In a further blow to executive powers, parliament wrested away authority over appointments to the court. Now, with judicial oversight greatly weakened, critics warn that the legislature in some cases is overplaying its role as a check and balance on executive power.
Given its controversial origins in the much-criticized 2010 election, Burma's parliament has steadily evolved since its inaugural session in early 2011, which dutifully anointed Thein Sein -- the handpicked candidate of outgoing dictator Than Shwe -- as president. The pace picked up after Suu Kyi and her neophyte NLD lawmakers entered parliament last April.
Now, elements of the armed forces and the ruling USDP -- institutions that formed the backbone of the old military regime and still dominate parliament -- are espousing populist lines and backing motions that sometimes run counter to the government they once solidly upheld.
On issues such as foreign investment -- crucial to Burma's reengagement with the West -- a surge of protectionist sentiment has seen parliament water down some relatively liberal provisions of investment and commercial laws. More recently, attempts to delay the government's decision to award two national telecoms licenses to foreign companies suggest clashes ahead over liberalization in that sector.
Yet the so-called conservatives -- including military representatives -- have taken surprisingly liberal positions on certain political and social issues, for example, on pro-worker labor laws and the release of political prisoners.
Central to an emerging reconfiguration of Burma's political scene are the declared presidential ambitions of Aung San Suu Kyi and the powerful speaker of parliament's lower house, Shwe Mann. That became obvious in the opening week of the current parliamentary session in late June, when three events created a sense of crisis within government.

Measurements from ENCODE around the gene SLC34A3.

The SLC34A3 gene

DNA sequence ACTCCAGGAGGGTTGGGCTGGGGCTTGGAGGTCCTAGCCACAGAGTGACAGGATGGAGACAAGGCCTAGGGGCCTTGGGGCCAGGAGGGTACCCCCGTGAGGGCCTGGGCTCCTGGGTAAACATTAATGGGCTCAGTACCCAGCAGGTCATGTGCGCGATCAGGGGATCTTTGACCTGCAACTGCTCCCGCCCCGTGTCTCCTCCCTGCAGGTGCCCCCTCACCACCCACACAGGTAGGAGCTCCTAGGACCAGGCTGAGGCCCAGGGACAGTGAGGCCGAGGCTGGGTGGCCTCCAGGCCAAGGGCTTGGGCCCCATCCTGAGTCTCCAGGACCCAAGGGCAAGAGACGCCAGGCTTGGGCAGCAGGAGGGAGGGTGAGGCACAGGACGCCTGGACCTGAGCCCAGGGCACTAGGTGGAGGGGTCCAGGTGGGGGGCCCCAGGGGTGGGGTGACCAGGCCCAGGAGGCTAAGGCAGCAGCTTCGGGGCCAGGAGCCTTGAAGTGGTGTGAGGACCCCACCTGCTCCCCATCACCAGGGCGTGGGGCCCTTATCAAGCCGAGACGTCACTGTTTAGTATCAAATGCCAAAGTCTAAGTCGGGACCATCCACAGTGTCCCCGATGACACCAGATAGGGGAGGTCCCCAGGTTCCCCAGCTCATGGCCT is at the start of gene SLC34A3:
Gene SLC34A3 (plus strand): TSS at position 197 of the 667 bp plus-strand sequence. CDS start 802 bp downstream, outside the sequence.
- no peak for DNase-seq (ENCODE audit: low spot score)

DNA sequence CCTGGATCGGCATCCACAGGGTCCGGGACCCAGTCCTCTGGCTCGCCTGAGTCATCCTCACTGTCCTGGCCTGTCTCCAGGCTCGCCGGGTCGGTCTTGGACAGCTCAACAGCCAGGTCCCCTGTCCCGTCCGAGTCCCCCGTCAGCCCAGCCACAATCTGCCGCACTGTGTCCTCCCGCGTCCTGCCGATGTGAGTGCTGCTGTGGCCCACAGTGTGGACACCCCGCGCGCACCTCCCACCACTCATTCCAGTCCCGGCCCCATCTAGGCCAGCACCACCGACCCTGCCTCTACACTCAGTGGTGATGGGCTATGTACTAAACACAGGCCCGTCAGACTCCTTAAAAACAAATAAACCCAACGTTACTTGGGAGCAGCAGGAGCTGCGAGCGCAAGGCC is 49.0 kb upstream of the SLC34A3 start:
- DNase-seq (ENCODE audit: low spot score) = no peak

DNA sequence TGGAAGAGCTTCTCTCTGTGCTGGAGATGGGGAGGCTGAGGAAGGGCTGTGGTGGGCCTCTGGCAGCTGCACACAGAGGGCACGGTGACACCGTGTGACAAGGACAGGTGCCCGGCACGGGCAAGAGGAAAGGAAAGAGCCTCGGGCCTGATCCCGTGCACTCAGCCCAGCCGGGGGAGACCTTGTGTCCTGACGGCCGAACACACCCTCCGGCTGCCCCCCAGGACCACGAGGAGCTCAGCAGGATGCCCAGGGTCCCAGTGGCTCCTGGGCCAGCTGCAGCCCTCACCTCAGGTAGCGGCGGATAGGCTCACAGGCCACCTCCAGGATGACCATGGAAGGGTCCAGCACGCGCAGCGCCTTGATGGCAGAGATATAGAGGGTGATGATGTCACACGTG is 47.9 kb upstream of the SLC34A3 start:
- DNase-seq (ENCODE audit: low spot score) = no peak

First came an unprecedented attack by Shwe Mann on the government's peace initiatives with ethnic rebel groups. Claiming that the process had "failed to achieve peace," he demanded more parliamentary input -- in words suggested that U Aung Min, a key member of the president's team and a former general, had overstepped his authority in talks with rebel groups. It was the first time that the house speaker, a former general who recently took over the ruling party chairmanship from Thein Sein, had openly criticized the government's approach to peace talks -- not to mention a former army colleague.
In another challenge seemingly aimed more directly at Thein Sein, the speaker also called for the convening of the National Defense and Security Council, a military-dominated body, to back parliament's demand for more involvement in the peace process. The once active council -- which includes the president, both house speakers, and the commander-in-chief among its 11 members -- meets rarely these days, and mainly over urgent security issues.